Blogs as journalism

Discussions have been going on for some time about the status of blogs. Are they journalism? I believe that they can be in many ways. They can break stories. They can contain information that is factually correct. One of the biggest shortcomings, however, is the lack of the integrity of the publication. Not the kind of integrity shown to be recently lacking at the New York Times, but the kind of integrity that what I see today is what I will see tomorrow.

Scripting News was recently plagued by a robot that was rather annoying (to Scripting News). However, it brought to light one of my long-time frustrations - Blogs change. Not just by adding new postings but by removing or changing content. There is not the integrity of an issue of Time magazine - something that once held in my hands and read will remain the same. While it would be technically possible to print many common blogs this defeats the growth of knowledge created by the rapid recombination of data possible through blogging.

For example, some weeks ago, Dave Winer, publisher of Scripting News grew weary of the mud slinging and petty nature of personal attacks and turned off Scripting News. This is completely in his rights as a publisher. The problem is what happens when Scripting News does go away. For whatever reason. There is no comprehensive library that will preserve every issue ever published there (or here for that matter). How will scholars of the future tap the publications of today as they become increasingly temporary?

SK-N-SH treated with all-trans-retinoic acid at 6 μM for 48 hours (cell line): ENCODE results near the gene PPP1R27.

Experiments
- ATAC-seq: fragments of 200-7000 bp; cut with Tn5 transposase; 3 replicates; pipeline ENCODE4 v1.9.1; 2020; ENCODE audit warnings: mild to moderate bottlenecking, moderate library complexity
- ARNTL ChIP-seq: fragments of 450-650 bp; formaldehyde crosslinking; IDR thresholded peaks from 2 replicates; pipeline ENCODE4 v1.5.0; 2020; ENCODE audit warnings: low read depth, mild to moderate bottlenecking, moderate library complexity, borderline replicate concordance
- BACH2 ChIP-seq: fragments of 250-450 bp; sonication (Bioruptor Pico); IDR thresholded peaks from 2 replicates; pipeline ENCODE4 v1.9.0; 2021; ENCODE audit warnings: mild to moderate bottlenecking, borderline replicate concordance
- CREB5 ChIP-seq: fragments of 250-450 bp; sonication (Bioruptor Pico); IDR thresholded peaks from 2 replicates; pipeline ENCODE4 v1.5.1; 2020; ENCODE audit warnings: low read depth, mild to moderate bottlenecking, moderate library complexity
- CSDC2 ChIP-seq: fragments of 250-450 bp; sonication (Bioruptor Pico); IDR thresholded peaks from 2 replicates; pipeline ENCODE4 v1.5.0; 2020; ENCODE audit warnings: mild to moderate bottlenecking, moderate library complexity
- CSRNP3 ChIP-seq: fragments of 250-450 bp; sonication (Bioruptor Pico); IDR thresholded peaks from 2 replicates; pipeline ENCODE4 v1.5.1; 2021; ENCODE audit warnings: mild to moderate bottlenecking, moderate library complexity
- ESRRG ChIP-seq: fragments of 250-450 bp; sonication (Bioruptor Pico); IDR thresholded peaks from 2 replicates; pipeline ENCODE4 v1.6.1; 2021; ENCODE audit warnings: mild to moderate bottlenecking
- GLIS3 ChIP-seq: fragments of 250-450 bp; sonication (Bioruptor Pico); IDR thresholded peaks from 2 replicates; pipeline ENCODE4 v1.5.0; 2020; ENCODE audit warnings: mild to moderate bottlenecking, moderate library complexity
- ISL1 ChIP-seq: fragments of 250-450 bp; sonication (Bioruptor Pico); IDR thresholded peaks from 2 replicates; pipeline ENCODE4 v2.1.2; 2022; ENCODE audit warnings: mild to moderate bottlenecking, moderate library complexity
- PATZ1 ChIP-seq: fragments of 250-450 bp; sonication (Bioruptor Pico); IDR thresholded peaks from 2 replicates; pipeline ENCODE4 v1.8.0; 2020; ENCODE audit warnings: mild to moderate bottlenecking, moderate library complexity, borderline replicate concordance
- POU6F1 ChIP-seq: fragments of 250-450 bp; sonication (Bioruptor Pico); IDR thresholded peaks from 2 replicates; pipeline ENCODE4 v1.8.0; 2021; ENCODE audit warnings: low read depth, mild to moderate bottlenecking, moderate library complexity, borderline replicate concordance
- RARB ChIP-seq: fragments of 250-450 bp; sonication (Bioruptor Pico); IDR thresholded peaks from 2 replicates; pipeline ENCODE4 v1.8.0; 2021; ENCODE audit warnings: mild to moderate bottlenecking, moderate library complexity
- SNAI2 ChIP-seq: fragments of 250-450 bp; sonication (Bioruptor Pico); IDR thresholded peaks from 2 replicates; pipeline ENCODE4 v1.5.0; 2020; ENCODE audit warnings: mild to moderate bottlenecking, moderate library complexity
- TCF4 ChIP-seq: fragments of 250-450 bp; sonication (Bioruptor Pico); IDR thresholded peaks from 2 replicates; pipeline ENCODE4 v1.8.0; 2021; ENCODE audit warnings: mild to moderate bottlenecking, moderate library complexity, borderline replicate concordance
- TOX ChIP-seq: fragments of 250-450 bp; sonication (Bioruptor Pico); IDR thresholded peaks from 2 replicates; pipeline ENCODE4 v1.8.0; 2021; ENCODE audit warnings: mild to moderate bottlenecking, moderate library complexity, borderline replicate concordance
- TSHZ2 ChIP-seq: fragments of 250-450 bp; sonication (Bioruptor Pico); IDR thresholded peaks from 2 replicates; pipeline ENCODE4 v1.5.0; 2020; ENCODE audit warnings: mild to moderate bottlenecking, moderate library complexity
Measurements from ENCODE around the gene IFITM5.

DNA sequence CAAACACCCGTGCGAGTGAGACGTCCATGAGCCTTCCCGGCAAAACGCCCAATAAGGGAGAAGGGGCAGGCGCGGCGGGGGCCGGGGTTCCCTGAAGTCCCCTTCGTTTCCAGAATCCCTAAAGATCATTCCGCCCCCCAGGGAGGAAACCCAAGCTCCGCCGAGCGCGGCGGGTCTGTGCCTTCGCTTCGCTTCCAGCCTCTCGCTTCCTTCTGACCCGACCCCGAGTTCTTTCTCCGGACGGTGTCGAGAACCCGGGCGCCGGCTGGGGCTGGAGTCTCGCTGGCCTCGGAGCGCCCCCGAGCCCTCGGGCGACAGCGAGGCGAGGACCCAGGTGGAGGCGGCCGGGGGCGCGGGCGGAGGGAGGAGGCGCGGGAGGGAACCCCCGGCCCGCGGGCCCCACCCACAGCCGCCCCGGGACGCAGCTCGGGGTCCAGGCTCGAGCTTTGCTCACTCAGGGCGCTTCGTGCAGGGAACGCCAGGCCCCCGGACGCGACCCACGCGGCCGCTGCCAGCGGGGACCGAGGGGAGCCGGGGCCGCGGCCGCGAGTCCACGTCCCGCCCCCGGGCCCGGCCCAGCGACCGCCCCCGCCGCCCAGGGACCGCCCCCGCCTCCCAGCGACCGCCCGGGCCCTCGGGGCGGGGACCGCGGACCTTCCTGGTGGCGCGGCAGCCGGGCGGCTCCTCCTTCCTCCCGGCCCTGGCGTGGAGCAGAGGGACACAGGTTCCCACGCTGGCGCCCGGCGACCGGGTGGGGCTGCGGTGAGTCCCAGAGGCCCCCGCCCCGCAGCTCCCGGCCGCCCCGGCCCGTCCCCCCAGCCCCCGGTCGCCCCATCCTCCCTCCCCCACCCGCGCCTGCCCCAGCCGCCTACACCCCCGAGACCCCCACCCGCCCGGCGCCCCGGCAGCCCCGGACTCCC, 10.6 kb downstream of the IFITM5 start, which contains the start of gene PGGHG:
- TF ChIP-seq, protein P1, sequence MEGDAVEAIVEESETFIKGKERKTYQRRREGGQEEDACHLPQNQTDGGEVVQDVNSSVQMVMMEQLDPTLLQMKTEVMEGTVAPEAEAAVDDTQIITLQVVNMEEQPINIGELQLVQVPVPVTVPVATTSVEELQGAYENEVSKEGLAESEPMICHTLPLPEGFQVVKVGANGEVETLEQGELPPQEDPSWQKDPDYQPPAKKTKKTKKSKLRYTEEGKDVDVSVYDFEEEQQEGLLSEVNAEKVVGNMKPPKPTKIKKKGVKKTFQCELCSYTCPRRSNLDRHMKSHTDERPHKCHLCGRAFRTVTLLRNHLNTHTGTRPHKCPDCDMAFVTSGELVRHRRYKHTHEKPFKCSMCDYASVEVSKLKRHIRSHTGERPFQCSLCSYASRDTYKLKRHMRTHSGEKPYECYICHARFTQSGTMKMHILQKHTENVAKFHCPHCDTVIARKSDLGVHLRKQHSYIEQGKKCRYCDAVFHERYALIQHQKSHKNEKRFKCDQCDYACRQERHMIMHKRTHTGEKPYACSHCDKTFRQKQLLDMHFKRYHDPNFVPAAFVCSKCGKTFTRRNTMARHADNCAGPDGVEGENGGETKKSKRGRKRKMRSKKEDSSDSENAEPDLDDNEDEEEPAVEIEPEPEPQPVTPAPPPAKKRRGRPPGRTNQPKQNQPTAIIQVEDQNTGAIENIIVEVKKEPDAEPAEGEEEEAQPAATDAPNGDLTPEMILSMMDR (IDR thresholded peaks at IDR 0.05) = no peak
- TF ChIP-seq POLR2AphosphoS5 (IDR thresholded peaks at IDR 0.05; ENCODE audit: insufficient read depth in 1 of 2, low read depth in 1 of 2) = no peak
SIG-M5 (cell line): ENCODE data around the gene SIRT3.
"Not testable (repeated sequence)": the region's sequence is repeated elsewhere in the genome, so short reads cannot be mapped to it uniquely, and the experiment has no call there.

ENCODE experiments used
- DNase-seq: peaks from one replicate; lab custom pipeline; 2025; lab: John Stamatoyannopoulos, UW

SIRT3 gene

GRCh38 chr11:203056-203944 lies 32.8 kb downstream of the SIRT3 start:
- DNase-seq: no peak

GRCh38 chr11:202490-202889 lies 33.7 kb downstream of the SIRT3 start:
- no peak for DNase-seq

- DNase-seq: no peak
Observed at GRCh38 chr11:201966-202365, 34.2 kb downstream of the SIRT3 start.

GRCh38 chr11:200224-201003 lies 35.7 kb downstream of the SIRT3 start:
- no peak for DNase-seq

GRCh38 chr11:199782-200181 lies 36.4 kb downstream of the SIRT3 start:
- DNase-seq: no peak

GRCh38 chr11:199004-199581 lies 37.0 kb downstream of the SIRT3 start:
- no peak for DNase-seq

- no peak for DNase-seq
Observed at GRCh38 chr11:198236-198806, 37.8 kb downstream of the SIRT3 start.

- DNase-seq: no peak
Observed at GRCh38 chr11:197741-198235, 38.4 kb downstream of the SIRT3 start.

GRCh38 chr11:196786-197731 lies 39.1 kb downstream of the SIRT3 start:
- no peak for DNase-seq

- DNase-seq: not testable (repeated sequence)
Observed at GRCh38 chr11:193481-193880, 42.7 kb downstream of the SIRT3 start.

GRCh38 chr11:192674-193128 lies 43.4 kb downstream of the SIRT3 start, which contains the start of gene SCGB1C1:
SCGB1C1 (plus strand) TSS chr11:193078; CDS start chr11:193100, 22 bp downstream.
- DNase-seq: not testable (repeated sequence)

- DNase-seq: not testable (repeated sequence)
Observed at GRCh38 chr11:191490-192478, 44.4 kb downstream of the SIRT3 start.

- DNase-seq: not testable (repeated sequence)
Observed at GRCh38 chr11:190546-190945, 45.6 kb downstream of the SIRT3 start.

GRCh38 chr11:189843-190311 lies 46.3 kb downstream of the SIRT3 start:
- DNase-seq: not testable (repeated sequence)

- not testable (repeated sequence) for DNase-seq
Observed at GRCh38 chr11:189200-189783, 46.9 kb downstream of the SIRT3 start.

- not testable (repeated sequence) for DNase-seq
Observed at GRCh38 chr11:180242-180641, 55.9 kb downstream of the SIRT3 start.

The Great SARSscam

On the way home for lunch there was a discussion on the radio about SARS. Dr. Len Horowitz's called in to talk about which proclaims to be "a website established by a consortium of companies that produce and market advanced nutritional products, healing remedies and technologies, and environmental conditioning appliances for purifying air, water, and electromagnetic fields."

While this appears to be strictly true there are three companies listed as the site's sponsors. All three are LLC's that on their About page say are directly parts of Dr. Horowitz's business interests. In fact the same article appears on one of the sponsors site, apparently identical to the SARSscam site.

One of the prime arguments is that SARS is about companies making money. Why then, since influenza kills thousands a year are these same monied companies that are supposedly in charge of all this not "making" the media report about their influenza related products?


Subscribe to Journalism